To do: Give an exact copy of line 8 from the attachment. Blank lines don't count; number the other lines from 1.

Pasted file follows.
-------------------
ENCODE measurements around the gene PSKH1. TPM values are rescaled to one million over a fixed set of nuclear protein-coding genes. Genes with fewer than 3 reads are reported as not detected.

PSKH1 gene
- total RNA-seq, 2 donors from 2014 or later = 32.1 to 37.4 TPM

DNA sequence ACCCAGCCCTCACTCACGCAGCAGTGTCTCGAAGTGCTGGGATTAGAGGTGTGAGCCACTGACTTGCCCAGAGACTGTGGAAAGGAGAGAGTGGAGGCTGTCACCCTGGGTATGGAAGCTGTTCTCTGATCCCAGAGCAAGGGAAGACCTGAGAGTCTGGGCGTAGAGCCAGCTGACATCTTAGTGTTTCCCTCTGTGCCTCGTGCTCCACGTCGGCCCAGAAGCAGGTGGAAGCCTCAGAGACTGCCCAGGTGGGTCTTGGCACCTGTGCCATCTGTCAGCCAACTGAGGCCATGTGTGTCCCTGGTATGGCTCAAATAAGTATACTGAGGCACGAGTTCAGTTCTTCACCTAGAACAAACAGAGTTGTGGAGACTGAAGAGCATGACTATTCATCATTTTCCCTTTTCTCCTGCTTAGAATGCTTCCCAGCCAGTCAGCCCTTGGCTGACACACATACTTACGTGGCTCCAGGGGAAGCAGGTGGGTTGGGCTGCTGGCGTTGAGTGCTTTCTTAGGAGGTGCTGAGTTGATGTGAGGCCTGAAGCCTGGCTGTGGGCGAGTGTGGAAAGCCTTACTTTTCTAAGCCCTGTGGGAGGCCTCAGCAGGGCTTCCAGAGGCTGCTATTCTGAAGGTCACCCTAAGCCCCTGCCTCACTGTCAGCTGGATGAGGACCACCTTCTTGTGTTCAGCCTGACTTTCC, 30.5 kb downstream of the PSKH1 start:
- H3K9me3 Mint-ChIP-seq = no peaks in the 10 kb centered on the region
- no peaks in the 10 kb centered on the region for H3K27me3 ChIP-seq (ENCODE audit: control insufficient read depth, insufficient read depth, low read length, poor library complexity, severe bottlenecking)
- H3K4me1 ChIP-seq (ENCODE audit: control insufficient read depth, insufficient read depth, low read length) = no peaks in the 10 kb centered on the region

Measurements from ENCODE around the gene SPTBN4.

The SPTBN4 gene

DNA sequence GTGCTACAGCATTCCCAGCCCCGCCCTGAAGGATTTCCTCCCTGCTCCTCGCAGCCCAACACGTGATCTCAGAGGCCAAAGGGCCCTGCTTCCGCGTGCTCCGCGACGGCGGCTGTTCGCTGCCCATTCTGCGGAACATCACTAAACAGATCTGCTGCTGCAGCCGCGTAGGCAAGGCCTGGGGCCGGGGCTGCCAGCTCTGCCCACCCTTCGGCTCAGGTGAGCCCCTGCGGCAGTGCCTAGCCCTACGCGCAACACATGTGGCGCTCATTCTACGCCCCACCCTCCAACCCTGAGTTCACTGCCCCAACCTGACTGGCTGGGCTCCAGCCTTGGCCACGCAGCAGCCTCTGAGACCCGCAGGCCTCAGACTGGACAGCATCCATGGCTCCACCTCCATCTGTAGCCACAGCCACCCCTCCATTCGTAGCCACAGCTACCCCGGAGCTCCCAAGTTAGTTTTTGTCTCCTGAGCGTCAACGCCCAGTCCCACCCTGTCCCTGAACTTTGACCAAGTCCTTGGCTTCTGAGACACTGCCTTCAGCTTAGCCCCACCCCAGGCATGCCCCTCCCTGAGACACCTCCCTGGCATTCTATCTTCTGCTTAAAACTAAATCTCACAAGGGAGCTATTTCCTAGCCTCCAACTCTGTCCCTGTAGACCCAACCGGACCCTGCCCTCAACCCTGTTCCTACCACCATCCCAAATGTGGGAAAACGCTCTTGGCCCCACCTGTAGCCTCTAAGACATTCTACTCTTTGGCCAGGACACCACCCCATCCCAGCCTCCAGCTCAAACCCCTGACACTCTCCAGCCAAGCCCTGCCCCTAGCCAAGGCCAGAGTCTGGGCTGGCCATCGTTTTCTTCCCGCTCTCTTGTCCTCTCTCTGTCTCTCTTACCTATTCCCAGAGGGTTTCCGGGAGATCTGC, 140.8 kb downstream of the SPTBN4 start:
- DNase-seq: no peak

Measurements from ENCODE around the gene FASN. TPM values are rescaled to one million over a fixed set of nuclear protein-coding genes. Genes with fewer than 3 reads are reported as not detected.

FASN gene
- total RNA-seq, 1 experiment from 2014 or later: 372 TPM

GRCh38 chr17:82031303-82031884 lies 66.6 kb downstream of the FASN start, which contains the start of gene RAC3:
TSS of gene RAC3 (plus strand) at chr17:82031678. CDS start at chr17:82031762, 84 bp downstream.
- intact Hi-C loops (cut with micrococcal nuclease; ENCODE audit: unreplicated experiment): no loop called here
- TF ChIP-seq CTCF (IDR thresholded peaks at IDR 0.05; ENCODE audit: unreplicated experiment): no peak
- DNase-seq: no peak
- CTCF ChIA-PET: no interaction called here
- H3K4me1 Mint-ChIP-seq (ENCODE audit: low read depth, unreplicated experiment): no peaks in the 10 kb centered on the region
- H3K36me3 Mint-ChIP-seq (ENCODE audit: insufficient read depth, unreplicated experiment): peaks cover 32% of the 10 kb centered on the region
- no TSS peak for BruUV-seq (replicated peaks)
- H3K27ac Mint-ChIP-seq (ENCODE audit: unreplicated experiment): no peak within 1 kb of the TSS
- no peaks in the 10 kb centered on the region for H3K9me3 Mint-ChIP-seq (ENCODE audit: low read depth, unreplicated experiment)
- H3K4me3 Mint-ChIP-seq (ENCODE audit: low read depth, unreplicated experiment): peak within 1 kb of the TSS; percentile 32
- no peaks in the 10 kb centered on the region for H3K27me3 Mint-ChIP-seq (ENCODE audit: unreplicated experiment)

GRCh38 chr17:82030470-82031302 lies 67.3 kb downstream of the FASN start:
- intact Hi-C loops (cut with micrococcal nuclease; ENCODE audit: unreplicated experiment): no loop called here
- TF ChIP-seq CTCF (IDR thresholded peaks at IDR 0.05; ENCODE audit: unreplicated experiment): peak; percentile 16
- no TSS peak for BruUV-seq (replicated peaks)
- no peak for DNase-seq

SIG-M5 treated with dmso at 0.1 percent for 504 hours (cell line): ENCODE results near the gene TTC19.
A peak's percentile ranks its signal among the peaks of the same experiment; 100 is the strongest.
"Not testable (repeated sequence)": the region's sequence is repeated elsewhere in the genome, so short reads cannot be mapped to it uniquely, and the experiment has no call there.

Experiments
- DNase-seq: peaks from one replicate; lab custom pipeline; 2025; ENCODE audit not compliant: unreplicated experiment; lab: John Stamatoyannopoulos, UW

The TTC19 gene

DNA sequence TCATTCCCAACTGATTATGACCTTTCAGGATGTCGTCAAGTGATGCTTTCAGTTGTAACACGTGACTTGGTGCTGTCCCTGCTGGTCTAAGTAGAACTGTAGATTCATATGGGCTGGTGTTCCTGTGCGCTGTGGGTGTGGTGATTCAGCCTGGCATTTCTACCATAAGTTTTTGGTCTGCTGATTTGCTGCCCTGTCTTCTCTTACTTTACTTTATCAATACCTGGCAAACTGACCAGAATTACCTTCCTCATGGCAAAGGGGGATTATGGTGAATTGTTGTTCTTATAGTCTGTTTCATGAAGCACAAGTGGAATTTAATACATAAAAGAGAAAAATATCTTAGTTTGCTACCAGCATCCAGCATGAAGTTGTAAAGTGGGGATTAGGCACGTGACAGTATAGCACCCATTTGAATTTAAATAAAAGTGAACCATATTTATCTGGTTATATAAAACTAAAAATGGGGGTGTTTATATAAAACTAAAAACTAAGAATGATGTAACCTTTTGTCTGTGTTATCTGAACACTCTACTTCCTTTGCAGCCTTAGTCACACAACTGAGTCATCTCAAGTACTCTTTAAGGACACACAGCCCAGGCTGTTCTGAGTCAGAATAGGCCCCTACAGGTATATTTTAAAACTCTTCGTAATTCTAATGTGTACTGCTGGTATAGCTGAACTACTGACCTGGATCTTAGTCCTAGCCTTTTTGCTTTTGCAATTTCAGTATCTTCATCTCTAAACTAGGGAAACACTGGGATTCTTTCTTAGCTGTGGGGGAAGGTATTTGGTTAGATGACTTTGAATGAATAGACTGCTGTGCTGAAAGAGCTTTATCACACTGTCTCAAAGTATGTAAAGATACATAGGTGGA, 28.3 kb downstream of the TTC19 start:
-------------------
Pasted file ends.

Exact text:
Measurements from ENCODE around the gene SPTBN4.